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Experimental assessment of the impact of defoliation on growth and production of water-stressed maize and cotton plants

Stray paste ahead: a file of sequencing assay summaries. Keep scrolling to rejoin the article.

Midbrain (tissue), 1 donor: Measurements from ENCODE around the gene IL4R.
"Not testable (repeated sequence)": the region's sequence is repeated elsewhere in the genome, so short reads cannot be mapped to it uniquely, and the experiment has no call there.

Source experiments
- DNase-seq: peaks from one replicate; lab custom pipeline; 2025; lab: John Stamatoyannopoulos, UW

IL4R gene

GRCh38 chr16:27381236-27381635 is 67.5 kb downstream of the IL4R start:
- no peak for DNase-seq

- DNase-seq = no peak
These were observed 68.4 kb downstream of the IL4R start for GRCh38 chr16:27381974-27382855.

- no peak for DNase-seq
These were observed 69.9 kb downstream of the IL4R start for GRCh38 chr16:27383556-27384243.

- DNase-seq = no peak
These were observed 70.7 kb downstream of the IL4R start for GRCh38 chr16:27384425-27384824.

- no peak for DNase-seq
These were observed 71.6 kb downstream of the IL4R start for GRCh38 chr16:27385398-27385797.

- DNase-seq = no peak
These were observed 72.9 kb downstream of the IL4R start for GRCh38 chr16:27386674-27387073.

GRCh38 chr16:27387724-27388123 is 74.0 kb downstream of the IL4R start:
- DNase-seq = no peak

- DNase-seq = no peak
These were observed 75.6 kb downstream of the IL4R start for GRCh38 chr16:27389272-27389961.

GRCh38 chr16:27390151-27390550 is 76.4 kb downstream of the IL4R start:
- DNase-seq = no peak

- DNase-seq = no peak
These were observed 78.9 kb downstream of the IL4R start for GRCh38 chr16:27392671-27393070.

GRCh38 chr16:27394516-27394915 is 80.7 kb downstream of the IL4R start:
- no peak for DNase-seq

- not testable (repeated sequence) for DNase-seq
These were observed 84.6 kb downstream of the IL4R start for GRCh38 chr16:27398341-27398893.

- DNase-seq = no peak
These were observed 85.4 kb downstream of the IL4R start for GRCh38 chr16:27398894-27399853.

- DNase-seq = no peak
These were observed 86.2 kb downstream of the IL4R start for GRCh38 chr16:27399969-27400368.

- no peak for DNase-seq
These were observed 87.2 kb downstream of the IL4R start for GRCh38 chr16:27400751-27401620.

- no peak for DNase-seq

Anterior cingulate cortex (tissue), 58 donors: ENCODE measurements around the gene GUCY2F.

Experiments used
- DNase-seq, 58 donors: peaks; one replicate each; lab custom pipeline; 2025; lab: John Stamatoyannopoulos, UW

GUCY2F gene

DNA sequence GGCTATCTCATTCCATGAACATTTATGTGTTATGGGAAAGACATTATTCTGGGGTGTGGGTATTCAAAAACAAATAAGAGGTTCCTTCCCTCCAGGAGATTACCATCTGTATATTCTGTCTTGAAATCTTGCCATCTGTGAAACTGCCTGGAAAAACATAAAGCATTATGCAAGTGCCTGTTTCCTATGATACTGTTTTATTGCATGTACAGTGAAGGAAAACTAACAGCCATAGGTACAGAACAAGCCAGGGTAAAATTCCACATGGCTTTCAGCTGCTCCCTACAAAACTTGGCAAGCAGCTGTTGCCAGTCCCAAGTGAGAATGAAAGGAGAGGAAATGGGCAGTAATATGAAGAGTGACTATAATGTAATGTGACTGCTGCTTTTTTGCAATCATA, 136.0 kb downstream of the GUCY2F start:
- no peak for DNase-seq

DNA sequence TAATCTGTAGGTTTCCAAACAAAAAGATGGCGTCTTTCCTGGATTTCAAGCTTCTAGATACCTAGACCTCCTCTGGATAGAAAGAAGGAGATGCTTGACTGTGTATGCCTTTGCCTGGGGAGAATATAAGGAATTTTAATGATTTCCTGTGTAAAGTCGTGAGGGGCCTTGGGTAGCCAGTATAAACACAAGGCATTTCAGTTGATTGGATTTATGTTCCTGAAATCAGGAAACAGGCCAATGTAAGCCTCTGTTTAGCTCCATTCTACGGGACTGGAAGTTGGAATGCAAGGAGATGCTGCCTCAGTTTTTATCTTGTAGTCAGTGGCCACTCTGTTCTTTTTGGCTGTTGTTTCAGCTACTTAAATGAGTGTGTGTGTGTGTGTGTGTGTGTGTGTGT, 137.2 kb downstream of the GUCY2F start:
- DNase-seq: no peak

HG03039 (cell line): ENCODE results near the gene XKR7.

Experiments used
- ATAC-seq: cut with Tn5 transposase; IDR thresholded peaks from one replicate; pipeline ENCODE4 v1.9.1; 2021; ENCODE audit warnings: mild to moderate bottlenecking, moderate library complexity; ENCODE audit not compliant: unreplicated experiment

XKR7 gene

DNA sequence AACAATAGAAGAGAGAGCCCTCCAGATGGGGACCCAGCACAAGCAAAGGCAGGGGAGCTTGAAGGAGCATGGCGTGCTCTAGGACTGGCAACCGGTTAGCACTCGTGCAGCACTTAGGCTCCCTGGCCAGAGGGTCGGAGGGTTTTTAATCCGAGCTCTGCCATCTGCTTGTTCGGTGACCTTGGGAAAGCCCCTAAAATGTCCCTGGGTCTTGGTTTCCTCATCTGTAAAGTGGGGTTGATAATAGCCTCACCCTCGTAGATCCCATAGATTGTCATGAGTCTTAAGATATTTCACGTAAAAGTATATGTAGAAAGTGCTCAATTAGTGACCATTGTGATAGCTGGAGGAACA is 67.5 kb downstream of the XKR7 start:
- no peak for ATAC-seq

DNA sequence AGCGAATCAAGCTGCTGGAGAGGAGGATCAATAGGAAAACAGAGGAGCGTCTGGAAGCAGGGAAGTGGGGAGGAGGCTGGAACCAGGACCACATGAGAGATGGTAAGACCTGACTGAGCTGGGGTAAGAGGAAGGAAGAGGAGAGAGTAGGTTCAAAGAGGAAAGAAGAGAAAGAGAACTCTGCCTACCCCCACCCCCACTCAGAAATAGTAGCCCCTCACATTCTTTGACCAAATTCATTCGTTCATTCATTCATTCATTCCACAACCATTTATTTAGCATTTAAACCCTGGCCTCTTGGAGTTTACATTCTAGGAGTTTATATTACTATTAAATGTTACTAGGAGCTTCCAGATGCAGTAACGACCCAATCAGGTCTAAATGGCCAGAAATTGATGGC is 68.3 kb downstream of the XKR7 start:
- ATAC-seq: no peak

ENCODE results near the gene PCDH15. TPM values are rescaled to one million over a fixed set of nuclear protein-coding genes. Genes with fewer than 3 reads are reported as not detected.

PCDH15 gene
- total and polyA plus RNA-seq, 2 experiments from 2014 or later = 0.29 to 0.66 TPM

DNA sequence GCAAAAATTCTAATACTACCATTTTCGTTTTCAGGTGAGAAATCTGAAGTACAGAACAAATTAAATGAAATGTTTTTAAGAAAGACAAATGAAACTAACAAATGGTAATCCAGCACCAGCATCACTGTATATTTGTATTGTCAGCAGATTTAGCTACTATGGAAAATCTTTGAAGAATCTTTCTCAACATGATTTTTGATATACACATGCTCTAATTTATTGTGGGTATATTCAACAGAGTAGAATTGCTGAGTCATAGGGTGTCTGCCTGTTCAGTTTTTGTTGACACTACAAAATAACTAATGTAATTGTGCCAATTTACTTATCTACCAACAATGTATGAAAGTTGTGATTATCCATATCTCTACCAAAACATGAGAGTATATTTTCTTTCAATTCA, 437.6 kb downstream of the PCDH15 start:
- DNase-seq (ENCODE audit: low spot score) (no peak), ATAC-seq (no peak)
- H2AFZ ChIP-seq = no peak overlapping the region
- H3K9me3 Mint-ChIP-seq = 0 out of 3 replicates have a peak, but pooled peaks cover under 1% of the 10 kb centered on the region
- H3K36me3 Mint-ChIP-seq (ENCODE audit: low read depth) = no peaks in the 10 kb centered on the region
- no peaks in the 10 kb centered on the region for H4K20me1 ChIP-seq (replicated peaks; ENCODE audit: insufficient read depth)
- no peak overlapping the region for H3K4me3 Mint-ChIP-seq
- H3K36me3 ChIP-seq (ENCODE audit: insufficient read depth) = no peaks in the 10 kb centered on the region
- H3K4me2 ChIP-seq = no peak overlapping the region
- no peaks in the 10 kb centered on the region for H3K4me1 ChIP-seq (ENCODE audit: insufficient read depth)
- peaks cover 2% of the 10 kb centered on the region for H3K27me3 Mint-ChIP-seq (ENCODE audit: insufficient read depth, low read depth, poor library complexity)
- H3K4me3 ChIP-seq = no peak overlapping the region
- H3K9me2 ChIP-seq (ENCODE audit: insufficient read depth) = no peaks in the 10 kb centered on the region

In this study, levels of defoliation were imposed on a determinate species (maize) and a relatively indeterminate species (cotton). The aim was to quantify the effects of defoliation on plant growth and production, under either optimum or water-stressed conditions. Under well-watered conditions, 33% defoliation twice (conducted 28 and 35 days after emergence) resulted in a 16% reduction in grain yield of maize while 67% defoliation once (conducted 28 days after emergence) had no significant effect on yield. Under water stress, the grain yields of maize plants with 33% (twice) and 67% defoliation were 13.5% and 25% greater than that of non-defoliated control plants, respectively. For cotton, the reproductive yields (seed and lint) with 33% and 67% defoliation (conducted 43 days after emergence) were reduced, under well-watered conditions, by 28% and 37% of that of the non-defoliated control, respectively. Defoliated cotton plants lost less fruiting forms (squares and young bolls) than non-defoliated plants during water stress. Therefore, under water stress the harvestable product of cotton plants with 67% defoliation was double that of non-defoliated control plants. In non-defoliated cotton plants, a second flush of flowering after release from water-stress permitted further compensatory fruit set and boll harvest. Defoliated plants did not show such levels of compensation. Defoliation significantly reduced water use by maize and cotton. The relative yield advantage of defoliated plants under water-stress conditions can be attributed to defoliation-induced improvement in water status and reflected in measures of photosynthetic rate and stomatal conductance. Under anticipated drought stress, defoliation could be important management practice to reduce drought-induced yield decrease, but this needs to be tested under field conditions.